test 3 policy

test 3 policy - Public Policy Exam 3 20 November 2008 1...

Info iconThis preview shows pages 1–3. Sign up to view the full content.

View Full Document Right Arrow Icon
Public Policy - Exam 3 20 November, 2008 1. What is the elite theory? The elite theory is the theory that suggests policy making powers are controlled and dominated by the best-educated, the wealthiest, and the most powerful. 2. What is agenda setting? Agenda setting is the process by which problems and alternative solutions gain or lose public attention, and the various activities of actors which cause these issues to gain or lose attention. For example, addressing a certain issue before another at a city meeting is considered agenda setting. 3. What is the pluralist theory? Unlike the elite theory, the pluralist theory is the belief that there are many groups that compete with each other in an open political system, and this competition results in policy making. 4. What is an agenda? An agenda is the list of things that are being discussed and acted upon by an institution, the media, or the public at large. 5. What is the agenda universe? The agenda universe is the list of all possible ideas that could ever be advanced in any society. 6. What is a systematic agenda? A systematic agenda is any issue, problem, or idea that could be considered by participants in the policy process, provided that this issue does not fall out of social, political, ideological, and legal norms. For example, health care issues would fall within the systematic agenda, while changing to a communist government would certainly not be considered or addressed in the systematic agenda.
Background image of page 1

Info iconThis preview has intentionally blurred sections. Sign up to view the full version.

View Full Document Right Arrow Icon
7. Compare and contrast coercive power and blocking power. In a coercive power, it is an actor’s goal to compel people to do things, often against their will, to achieve a policy goal. A blocking power, however, is an actor’s deliberate prevention of something that they do not wish to see in their policy agenda. For example, actor A convincing actor B to offer more rights to prisoners would be an example of coercive power. However, if actor A did not want more prison rights, and actor B did want more prison rights, actor A’s prevention of addressing, discussing, or enacting these rights would be considered blocking power. 8. What are the three faces of power? The first two faces of power are blocking and coercive, as explained in question 7. The third face of power could be best called a quiescent , or passive power. This power suggests that an actor has low political participation which results in succumbing to and accepting certain policies as a given, without a clear uniform or united protest. 9. What is a focusing event? A focusing event is an event which causes a specific issue to gain much more attention than previously. Usually, this event causes the issue to be the forefront on many agendas. Good examples of focusing events are: The Exxon Valdez oil spill, which bought attention to oil spills and ecological damage; The Columbine shootings, which bought attention to school violence; the Rodney King beating, which bought attention to abuse of power and police brutality. 10.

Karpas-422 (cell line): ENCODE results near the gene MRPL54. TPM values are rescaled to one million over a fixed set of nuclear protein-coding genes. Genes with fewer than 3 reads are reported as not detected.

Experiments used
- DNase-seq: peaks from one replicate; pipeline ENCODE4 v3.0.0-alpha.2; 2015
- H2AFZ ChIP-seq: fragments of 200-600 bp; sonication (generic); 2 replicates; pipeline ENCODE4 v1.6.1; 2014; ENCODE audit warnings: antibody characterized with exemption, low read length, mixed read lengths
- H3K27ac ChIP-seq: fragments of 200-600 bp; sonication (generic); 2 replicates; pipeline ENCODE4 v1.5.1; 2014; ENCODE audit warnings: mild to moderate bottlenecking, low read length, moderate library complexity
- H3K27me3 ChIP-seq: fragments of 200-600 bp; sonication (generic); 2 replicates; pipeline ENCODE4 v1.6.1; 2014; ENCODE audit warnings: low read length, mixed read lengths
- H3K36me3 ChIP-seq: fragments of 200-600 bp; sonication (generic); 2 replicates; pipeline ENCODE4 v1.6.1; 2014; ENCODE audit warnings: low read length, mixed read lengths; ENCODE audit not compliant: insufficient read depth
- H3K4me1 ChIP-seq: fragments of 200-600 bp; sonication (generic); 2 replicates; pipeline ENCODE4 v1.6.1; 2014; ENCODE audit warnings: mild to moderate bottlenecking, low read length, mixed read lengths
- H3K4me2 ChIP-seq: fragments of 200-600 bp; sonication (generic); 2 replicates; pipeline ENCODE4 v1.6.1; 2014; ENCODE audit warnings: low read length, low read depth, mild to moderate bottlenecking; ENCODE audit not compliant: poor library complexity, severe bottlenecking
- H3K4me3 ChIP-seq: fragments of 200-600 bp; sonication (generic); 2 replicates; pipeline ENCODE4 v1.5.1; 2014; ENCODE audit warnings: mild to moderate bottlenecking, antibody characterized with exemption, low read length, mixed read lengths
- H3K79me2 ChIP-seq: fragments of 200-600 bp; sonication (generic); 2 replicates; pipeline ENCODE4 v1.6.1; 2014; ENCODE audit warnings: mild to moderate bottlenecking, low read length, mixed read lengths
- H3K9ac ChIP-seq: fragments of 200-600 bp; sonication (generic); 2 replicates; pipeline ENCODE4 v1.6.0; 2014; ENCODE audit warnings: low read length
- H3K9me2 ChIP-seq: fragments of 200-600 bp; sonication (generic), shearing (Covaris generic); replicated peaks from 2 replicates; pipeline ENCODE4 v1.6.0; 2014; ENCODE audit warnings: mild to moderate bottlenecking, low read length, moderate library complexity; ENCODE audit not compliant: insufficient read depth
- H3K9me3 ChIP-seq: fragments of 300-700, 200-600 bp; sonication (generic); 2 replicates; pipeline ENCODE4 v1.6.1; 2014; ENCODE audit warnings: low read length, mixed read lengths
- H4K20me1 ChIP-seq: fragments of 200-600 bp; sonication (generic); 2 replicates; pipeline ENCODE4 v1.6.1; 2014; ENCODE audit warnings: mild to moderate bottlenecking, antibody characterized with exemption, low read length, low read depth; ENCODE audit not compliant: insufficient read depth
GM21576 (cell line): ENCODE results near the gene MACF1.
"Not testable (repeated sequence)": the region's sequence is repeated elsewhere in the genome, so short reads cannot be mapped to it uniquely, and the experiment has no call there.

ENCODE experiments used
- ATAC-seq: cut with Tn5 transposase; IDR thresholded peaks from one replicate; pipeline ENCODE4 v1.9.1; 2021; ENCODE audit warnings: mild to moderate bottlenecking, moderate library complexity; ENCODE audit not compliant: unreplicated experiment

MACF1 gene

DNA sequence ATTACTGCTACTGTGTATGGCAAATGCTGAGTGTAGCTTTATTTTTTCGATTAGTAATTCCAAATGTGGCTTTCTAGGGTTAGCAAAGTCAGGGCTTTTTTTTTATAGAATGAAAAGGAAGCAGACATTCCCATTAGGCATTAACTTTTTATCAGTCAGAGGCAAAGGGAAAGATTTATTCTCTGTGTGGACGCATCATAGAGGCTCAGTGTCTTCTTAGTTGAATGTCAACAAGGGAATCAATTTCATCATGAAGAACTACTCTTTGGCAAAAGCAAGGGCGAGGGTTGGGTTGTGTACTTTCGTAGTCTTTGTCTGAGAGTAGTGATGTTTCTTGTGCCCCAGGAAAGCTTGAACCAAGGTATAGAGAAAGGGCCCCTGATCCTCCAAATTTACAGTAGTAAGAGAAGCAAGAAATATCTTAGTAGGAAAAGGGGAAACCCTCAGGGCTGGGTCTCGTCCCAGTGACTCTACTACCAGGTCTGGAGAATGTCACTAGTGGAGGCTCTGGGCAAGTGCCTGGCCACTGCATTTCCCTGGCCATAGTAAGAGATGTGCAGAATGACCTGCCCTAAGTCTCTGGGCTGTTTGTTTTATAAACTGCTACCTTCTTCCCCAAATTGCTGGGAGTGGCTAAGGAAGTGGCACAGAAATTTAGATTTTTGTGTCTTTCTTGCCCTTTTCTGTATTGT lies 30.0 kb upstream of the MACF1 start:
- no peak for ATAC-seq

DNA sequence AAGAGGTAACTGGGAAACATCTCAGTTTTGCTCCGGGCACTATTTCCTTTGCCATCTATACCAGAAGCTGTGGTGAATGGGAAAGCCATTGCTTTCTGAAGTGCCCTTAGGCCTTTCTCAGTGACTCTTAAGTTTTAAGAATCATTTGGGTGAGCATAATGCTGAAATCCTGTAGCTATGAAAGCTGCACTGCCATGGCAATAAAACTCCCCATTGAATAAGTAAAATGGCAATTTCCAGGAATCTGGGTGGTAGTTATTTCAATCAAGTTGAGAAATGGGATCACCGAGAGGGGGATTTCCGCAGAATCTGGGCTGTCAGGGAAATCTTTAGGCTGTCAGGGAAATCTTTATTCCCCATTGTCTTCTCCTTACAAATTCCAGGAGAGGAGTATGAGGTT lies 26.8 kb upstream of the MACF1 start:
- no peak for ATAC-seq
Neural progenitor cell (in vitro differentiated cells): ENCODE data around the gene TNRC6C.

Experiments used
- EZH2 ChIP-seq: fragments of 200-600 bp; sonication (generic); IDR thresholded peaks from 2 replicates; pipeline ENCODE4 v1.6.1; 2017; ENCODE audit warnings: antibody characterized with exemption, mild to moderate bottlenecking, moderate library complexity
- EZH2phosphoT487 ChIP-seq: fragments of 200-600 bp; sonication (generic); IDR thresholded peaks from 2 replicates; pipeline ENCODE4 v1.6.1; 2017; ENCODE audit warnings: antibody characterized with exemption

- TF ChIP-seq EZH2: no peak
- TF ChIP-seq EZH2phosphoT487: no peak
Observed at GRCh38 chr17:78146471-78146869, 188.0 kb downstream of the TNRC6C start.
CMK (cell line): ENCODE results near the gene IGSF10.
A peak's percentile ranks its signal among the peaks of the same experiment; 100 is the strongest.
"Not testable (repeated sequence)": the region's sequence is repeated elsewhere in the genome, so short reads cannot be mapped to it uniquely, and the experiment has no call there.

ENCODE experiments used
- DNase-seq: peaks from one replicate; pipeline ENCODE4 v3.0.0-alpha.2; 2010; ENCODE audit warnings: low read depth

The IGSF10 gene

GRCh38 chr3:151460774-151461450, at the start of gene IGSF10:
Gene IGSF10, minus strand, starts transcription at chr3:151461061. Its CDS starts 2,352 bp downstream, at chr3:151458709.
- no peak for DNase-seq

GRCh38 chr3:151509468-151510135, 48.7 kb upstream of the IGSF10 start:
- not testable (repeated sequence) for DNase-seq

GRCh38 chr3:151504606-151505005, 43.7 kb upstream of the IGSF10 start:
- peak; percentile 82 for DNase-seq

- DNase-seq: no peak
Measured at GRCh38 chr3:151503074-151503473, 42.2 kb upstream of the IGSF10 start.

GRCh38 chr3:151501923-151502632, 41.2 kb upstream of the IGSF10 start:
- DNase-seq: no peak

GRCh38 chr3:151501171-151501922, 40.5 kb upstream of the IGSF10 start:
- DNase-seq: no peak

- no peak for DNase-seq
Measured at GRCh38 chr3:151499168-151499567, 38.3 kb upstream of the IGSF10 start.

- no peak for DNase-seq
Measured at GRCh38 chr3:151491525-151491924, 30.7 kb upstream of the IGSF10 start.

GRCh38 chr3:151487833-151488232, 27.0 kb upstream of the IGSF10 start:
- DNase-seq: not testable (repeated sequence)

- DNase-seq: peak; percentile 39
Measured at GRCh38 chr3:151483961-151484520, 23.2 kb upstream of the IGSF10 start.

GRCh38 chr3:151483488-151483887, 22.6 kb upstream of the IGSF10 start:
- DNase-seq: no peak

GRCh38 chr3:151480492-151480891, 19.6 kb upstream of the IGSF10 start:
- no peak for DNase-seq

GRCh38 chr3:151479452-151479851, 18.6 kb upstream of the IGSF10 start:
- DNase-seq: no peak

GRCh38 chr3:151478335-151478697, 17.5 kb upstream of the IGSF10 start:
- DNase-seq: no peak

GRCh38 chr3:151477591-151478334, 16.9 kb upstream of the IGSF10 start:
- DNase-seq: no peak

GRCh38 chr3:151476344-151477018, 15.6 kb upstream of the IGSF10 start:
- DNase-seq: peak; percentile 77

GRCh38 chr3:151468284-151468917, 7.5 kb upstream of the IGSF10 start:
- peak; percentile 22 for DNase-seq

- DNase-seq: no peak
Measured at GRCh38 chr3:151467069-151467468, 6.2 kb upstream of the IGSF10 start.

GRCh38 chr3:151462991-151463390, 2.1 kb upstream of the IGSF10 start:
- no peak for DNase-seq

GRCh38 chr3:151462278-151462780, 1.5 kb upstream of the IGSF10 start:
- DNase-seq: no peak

Background image of page 2
Image of page 3
This is the end of the preview. Sign up to access the rest of the document.

{[ snackBarMessage ]}

Page1 / 7

test 3 policy - Public Policy Exam 3 20 November 2008 1...

This preview shows document pages 1 - 3. Sign up to view the full document.

View Full Document Right Arrow Icon
Ask a homework question - tutors are online